Steve had caught a glimmer of the similarities between WHIP and his own recent hacks, and he couldn't help himself. He had to tease out the details from his friend, NDA or not. He wasn't fishing for proprietary secrets, exactly; his motivations were more obscure and less commercial than that.
True hackers take great pride in being completely unpredictable. Of the signal qualities of digital wizards, this fundamental perversity stands out most prominently. They took glee in thwarting expectation.
That unpredictability had attained epic proportions of late. As a conflux of greedy industrial programmers poured into Silicon Valley to scramble for the winnings, the business-wary hacker underground was busy subverting and reinventing the very roots of digital commerce. In particular, they had been collectivizing their efforts in loosely structured, electronically networked federations, neatly segmenting and conquering sticky computing problems.
The startling thing was not so much that it all took place completely outside of any commercial framework. Never mind the money. What made it remarkable was that in many instances the resulting products were markedly superior to commercial offerings. They simply worked better and crashed less.
But most infuriating -- and threatening -- to the corporate software world was the exclamation point with which the hackers had emphasized their effort: They gave it away. After all, these weren't commercial products -- they were works of art, rendered by hackers for hackers. Hackers were not businessmen; they were informed by higher motives. As artists and craftsmen, they created a community on an entirely different plane. The exchanged capital was purely reputational. It didn't matter who you were in "real" life -- hobbyist, callow teenage misfit, a professional with a subversive edge. Build something really cool, and you earned the undying respect of your colleagues on the Net. In this crowd, it was compensation enough.
This "Free Bits" movement -- as it was known in computerdom -- was a topic of rabid debate: Was it online Marxism, or a welcome restructuring of intellectual capital? A breath of digital fresh air, or a threat to the American way? Whole Web sites became clearing houses for the rhetoric of the revolution.
There were reformers:
Posted by Commander Burrito on Tuesday March 30, @09:59AM EDT
Corporations are fundamentally stupid. Look, when you put all that time and energy into maintaining corporate secrecy, not to mention legal departments and extensive CYA, you can't help but lose lots of collective IQ points. It isn't that the Free Bit'ers are so much smarter -- they just refuse to mentally handicap themselves. We concentrate on the stuff that matters: It's the code, stupid.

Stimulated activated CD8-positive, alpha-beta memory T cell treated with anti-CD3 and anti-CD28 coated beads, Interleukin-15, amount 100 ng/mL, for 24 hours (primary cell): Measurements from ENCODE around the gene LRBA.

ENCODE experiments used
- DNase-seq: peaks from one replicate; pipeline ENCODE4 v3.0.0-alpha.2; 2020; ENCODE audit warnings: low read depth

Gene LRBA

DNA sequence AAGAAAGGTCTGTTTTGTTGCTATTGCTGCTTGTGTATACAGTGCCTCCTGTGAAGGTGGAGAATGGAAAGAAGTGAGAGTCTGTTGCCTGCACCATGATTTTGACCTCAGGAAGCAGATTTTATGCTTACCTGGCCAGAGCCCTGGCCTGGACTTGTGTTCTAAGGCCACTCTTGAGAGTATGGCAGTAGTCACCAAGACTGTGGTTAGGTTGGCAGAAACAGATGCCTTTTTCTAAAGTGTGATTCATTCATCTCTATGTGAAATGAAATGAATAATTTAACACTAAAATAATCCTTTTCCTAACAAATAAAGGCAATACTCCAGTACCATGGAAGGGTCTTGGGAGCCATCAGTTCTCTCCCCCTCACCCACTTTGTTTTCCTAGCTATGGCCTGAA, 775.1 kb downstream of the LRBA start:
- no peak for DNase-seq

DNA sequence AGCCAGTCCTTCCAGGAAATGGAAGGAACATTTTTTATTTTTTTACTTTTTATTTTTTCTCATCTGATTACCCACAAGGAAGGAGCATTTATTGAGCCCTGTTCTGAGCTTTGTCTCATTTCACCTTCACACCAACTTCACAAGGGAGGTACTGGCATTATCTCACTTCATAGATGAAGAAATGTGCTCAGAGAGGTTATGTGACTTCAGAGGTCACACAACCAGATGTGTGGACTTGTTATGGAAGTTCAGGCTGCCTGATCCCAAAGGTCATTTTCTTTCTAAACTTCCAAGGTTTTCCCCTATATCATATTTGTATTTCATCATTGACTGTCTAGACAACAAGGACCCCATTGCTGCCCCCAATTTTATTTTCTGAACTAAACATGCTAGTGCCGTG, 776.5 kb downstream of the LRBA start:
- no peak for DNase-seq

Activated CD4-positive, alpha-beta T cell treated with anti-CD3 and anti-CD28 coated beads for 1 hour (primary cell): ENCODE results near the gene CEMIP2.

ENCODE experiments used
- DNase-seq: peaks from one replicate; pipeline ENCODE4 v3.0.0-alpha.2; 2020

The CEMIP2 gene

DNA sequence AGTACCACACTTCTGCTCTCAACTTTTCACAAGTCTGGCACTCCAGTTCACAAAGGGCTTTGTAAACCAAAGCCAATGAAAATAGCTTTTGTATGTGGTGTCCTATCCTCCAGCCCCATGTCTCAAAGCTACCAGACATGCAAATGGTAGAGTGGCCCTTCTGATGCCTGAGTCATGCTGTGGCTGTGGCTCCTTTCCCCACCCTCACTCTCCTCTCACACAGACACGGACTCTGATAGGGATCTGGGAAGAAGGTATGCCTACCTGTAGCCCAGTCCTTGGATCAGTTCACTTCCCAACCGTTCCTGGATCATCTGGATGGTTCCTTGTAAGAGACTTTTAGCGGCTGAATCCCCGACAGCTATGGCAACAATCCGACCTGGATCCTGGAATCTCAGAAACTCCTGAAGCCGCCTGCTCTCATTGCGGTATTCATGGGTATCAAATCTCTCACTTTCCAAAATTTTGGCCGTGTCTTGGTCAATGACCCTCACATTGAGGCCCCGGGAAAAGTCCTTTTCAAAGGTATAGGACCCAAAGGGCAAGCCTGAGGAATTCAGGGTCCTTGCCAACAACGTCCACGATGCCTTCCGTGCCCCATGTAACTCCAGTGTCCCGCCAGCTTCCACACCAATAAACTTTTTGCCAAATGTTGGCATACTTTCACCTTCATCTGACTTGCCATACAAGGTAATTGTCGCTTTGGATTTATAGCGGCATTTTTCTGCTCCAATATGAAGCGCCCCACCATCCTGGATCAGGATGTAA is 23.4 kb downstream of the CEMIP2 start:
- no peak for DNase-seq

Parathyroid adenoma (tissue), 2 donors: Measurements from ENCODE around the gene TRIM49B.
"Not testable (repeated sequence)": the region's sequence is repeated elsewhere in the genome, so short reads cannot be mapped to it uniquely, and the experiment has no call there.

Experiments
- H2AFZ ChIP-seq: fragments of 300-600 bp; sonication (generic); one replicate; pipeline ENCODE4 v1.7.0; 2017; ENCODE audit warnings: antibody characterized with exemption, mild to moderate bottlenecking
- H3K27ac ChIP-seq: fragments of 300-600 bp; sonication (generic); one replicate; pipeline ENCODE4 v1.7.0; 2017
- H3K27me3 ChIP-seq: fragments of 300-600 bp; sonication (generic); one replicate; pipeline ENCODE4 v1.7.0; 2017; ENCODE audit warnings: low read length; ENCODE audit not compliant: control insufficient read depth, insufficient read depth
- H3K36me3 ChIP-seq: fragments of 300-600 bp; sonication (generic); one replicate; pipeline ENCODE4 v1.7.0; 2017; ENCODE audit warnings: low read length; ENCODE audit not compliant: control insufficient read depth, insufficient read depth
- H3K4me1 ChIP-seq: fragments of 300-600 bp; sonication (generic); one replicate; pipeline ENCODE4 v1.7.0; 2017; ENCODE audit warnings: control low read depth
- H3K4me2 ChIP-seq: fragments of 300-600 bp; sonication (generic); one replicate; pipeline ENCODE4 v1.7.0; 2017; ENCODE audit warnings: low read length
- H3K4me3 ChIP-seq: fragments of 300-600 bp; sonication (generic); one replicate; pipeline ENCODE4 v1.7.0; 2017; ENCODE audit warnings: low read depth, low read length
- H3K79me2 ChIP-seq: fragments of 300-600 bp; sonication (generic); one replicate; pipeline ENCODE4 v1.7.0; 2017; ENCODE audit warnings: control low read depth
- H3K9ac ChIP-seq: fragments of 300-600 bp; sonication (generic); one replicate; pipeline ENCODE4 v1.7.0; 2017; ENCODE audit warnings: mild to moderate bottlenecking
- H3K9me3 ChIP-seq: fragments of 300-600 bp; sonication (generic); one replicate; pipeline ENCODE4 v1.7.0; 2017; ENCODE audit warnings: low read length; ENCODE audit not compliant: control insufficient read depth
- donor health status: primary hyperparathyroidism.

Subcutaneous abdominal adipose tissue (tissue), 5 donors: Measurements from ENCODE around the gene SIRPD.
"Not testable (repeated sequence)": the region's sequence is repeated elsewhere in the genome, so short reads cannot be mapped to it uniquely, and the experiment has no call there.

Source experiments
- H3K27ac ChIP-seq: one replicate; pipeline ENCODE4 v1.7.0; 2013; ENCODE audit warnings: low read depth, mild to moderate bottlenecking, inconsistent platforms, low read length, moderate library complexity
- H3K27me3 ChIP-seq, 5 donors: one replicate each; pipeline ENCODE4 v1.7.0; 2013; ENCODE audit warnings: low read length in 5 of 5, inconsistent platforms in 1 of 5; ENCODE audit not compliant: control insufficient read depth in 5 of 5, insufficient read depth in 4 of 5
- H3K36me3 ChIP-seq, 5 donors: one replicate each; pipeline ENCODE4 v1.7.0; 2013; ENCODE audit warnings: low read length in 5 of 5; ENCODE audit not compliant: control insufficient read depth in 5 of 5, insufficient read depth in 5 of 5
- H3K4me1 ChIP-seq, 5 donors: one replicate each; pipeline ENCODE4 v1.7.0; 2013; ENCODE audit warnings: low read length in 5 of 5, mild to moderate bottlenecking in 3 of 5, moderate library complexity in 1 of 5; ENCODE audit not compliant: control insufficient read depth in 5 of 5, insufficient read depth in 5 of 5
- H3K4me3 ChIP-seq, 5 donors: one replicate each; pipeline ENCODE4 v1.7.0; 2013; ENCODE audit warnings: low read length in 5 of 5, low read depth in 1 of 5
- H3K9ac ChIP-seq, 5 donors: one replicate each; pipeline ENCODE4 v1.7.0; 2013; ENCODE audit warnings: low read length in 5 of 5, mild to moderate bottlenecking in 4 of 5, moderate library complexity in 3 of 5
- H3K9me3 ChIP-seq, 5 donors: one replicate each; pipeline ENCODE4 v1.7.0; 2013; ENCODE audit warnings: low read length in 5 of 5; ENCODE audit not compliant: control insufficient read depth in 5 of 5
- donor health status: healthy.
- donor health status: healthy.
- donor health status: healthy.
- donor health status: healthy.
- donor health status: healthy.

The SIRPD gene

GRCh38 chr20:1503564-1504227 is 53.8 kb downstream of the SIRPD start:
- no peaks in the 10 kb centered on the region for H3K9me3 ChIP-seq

There were alarmists:
Posted by Anonymous Coward on Tuesday March 30, @10:07AM EDT
Make no mistake: The Free Bits gang is coming for your livelihood. In their Brave New World, we'll all have great, free OSes. And no jobs. Gimme cutthroat capitalism anyday.
Some angrily hurled indictments:
Posted by Mister Pfister on Tuesday March 30, @11:14AM EDT
Free Bits has gotten this far for the same reason rich, spoiled kids like Bill Gates get so far ... they sponge off their rich parents and don't face the same obstacles and pressures that your average company does. Who else could afford to work for free?
And many more were typically impertinent:
Posted by email@example.com on Tuesday March 30, @11:23AM EDT
The answer is "sudo rm -rf /*". Now, what was your question again?
Steve had keenly followed the packet-switched polemic. And after his last geek-out with Paul over Chinese food, he found the possibilities of a Free Bits WHIP equivalent increasingly tantalizing. Of course he could recruit any number of co-conspirators out in Net-land; the computing issues alone were sufficiently fascinating to lure any number of hobbyists and hackers to such an effort.
But if he were honest, he'd have to admit at least one darker motive. Ever since he'd heard Barry Dominic declaiming on TV about the demise of the Hacker at the hands of Big Business, Steve's mind had brooded on a way to prove him wrong. Others had already launched successful assaults on info-capitalism; already a Free Bits operating system had begun to stand the server market on its ear. Maybe Steve's own Free Bits project would be another shot across The Man's bow. Maybe it would demonstrate Barry Dominic's eminence as a Class A turd-knocker.
Maybe Steve could call it "Network Encrypted Multi-System Internet Standard" -- NEMSIS for short.
He liked the sound of that.